questions and notes (interface fractures research 13/10/07)

At the moment I’m quite inspired by an article in The Wire about Matana Roberts (not a jazz musician, but an experimentalist). Her focus on the past of black slavery and reflection on the present (immigration, LGBT, and more) make me think about my own position and desire to reflect my own past, the past of this country. Slovenians, huh. I’m thinking of slovenian folklore, perhaps a slavic, pagan one on one hand, and about the partisan-communist/belogardist-collaborators issues and conflicts on the other. What kind of people are we Slovenians? Cankar talked about servants, fieldhands, toadies… Cankar is a dark departure point. Slightly halucinogenic. I’m asking myself questions about what are my/our roots which define the most problematic issues in the present? And of course, is there a way to express them, or at least this retrospection and questioning – in a contemporary audio-visual way?

Perhaps I don’t want to be so specific in historic way. Perhaps it would be interesting to think about all those different historic roots, but then move onto a slightly more general feelings, like hate, fascism, xenophobia, … and it seems important to stay honest, to keep a strong connection to what I really stand behind.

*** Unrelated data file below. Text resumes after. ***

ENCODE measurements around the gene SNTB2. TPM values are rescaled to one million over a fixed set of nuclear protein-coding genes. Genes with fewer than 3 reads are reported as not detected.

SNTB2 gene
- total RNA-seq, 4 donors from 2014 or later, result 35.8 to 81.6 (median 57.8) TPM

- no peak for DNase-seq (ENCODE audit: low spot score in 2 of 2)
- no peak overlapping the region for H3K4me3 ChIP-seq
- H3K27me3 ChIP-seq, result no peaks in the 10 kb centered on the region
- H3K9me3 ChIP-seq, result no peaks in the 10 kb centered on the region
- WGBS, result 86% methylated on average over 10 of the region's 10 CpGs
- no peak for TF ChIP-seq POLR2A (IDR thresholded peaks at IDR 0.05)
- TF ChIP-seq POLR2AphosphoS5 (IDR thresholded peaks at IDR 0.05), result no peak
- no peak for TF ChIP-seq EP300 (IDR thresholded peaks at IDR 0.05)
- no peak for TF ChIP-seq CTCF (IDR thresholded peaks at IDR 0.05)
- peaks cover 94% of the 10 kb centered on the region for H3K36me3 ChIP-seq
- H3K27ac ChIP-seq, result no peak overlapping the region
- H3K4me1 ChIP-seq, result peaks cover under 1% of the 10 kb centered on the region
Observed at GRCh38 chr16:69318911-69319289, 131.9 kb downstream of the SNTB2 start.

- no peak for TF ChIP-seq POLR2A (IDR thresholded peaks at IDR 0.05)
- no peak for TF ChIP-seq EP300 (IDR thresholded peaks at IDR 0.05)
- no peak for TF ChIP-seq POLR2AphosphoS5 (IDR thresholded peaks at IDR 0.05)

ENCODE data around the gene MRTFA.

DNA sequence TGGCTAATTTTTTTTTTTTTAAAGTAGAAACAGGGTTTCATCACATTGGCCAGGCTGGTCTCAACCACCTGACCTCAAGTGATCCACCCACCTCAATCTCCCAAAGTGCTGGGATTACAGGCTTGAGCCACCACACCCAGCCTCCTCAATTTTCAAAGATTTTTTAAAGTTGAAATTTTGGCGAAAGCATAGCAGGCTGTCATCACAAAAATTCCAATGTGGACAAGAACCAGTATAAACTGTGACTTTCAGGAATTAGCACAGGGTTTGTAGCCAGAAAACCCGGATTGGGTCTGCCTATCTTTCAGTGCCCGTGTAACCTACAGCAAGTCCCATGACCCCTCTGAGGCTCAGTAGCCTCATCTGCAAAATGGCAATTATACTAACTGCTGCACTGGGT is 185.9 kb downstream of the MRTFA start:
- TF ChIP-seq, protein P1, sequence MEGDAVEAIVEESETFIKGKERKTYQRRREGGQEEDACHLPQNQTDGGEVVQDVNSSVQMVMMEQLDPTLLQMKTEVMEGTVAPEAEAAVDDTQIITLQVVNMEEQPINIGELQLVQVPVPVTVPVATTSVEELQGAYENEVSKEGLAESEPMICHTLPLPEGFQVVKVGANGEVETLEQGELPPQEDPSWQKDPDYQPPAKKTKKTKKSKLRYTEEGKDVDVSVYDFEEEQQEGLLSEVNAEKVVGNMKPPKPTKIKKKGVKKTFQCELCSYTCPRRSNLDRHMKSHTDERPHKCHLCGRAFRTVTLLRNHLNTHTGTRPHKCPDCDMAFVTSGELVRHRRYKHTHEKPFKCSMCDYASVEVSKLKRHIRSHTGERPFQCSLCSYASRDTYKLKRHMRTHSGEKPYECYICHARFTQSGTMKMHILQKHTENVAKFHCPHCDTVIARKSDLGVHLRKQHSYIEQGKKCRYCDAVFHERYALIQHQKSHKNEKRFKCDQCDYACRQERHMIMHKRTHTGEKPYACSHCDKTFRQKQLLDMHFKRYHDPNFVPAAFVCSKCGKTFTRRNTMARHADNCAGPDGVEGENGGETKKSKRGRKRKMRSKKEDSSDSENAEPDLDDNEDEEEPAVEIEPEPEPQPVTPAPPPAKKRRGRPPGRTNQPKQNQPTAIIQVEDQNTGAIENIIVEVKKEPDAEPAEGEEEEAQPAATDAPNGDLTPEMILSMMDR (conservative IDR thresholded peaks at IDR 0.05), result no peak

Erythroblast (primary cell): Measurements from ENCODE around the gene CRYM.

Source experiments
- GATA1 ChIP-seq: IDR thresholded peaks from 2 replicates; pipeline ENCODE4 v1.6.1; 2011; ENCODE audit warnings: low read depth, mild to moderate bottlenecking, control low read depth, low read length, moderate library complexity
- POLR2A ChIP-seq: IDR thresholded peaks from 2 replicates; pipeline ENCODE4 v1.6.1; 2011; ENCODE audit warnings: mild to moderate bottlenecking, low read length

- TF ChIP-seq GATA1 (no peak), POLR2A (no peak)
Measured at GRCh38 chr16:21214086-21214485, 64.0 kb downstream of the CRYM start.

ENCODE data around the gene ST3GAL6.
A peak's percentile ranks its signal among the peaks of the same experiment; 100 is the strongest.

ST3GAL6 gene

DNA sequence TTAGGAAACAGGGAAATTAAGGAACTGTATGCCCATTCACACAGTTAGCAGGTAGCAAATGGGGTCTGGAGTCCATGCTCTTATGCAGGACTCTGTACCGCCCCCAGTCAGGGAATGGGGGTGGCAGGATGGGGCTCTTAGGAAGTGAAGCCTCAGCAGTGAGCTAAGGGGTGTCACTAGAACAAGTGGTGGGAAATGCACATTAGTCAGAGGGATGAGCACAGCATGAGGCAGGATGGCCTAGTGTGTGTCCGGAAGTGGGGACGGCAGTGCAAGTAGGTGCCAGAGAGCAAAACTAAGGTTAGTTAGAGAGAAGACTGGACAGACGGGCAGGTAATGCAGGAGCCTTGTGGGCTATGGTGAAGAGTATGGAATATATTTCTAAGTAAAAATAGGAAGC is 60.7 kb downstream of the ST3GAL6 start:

I would be looking at:

  • history of slovenia (80s?)
  • histories of art/avant-gardes (Zabel, Šuvaković)
  • theories of fascism, anarchism, critical-culture,
  • philosophy of noise (Voegelin)
  • audio-visual languages (incl. M. Chion), Tscherkassky

I imagine producing textual fragments, visual fragments, 3d structures, sonic fragments – a lot of noise, a lot of bass.

I’m thinking of how different today time is, the precarity, the capitalist exploitation (of workers, of consumers). Is this a new form of fascism? No. Since there is no totalitarian state.(?).

Let’s hold that we are living in informational capitalism. Is it possible to use certain political-artistic strategies from the alternative movements of the 80s in order to reveal the paradoxes of informational capitalism? Jodi Dean.

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